1962, Haya Land Tenure: Landholding and Tenancy. Anthropological Quarterly 35(2): 58-73.
1965, An Aspect of Linguistic Change in Ojibwa. Journal of the Minnesota Academy of Science. 32: 157-159.
1965, Land Resources of the Haya. In Ecology and Economic Development. David Brokensha, ed. Pp, 217-244. Berkeley, California: Institute of International Studies, UC Berkeley.
1967, The Haya : the agrarian system of a sedentary people. Unpublished dissertation
1970, Social Factors and Food Production in an East African Peasant Society: the Haya. In African Food Production Systems. Peter McLoughlin, ed. Pp 41-89. Baltimore: John Hopkins Press.
1972, Haya Kinship Terminology: An Explanation and Some Comparison. In Kinship Studies in the Morgan Centennial Year. Priscilla Reining, ed. Pp. 88-112. Washington, DC: Anthropological Society of Washington.
1973, Utilization of ERTS-1. In Imagery in Cultivation and Settlement Site Identification and Carrying Capacity Estimates in Upper Volta and Niger. National Technical Information Service. Springfield, VA.
1974, with Irene Tinker, eds. Population: Dynamics, Ethics, and Policy. Washington, DC: American Association for the Advancement of Science.
1974, with Irene Tinker, William Cousins, and Warren Swidler. Culture and Population Change. American Association for the Advancement of Science, Washington, DC.
1975, Analysis with Image 100 of Sonrai, Niger Villages for Location and Extent of More than One Village. In Proceedings of Earth Resources Survey Symposium. Pp. 1811-1822. Washington, DC: NASA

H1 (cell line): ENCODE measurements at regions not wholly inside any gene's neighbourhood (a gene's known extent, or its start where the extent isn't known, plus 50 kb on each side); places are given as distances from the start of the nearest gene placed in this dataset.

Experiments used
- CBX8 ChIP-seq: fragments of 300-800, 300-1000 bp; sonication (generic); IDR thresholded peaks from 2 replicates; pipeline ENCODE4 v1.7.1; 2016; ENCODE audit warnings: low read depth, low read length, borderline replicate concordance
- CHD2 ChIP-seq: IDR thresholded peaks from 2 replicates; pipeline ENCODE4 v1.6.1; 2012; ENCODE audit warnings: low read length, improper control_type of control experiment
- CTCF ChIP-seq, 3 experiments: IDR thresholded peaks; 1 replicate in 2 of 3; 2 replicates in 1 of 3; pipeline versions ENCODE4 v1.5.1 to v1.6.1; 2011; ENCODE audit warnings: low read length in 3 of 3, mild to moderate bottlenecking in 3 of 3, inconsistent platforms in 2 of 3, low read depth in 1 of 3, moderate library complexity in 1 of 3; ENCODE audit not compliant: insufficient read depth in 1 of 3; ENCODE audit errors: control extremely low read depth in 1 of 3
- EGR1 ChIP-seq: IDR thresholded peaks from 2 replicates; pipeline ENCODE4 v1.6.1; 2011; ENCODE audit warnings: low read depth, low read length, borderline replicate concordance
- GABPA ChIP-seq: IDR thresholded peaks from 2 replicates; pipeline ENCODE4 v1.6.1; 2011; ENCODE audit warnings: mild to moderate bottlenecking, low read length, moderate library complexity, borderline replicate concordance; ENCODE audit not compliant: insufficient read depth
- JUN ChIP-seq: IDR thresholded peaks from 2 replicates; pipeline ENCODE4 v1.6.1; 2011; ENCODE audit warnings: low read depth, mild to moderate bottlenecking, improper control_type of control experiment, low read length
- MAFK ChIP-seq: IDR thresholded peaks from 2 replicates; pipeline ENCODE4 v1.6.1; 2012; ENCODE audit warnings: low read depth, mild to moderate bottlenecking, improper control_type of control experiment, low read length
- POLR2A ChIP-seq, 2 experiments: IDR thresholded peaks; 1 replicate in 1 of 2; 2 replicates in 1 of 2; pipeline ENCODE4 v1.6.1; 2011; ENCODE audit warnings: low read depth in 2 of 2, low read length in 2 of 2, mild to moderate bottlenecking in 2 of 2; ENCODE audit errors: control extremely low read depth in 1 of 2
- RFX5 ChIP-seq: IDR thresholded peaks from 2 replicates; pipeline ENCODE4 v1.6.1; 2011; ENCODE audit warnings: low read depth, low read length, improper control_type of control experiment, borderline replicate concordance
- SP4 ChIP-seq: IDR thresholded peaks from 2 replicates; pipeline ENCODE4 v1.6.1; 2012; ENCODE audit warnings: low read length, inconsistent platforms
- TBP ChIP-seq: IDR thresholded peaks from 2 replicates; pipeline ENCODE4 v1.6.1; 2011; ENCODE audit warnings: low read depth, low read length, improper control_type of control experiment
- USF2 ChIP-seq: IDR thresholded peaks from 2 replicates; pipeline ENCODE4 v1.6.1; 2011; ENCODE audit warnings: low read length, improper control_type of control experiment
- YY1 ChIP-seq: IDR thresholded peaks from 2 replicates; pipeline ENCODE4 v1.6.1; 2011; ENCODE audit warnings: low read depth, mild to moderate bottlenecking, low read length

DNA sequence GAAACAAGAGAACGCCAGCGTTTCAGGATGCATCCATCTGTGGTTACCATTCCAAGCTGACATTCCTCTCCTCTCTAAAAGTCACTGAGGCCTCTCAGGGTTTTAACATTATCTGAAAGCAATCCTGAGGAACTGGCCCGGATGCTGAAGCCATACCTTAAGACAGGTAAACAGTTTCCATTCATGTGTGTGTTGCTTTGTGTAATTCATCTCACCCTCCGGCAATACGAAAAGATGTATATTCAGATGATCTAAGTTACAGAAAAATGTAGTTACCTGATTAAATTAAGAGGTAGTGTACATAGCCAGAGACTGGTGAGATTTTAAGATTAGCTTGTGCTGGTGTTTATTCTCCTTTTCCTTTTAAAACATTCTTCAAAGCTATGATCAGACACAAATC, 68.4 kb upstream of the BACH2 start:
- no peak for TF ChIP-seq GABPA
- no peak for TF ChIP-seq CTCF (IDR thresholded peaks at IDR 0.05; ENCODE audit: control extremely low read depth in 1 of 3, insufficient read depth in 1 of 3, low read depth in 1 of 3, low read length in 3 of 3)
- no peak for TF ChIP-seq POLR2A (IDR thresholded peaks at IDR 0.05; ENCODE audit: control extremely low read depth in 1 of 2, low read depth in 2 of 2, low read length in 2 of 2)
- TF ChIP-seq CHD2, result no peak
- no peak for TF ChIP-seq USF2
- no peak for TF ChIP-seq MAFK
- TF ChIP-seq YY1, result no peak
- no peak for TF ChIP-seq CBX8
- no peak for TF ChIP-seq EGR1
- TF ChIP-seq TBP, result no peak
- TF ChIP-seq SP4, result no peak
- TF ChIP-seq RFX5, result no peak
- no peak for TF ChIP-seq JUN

1977, Village Women: Their Changing Lives and Fertility. Studies in Kenya, Mexico, and the Philippines. American Association for the Advancement of Science. Washington, DC.
1980, with Barbara Lenkerd, eds. Village Viability in Contemporary Society. AAAS Selected Symposium #34. Boulder, Colorado: Westview Press.
1989, with John Bongaarts, Peter Way, and Francis Conant. The Relationship Between Male Circumcision and HIV Infection in African Populations. AIDS 3: 373-377.

Using the Collection
Conditions Governing Use
Contact the repository for terms of use.
Conditions Governing Access
The Priscilla Reining papers are open for research.
Some materials from the East African Medical Survey and Ethnography of Reproduction project contain personal medical history and are thus restricted. Grant applications sent to Reining to review are also restricted as well as her students' grades, and recommendation letters Reining wrote for her students. Electronic records are also restricted.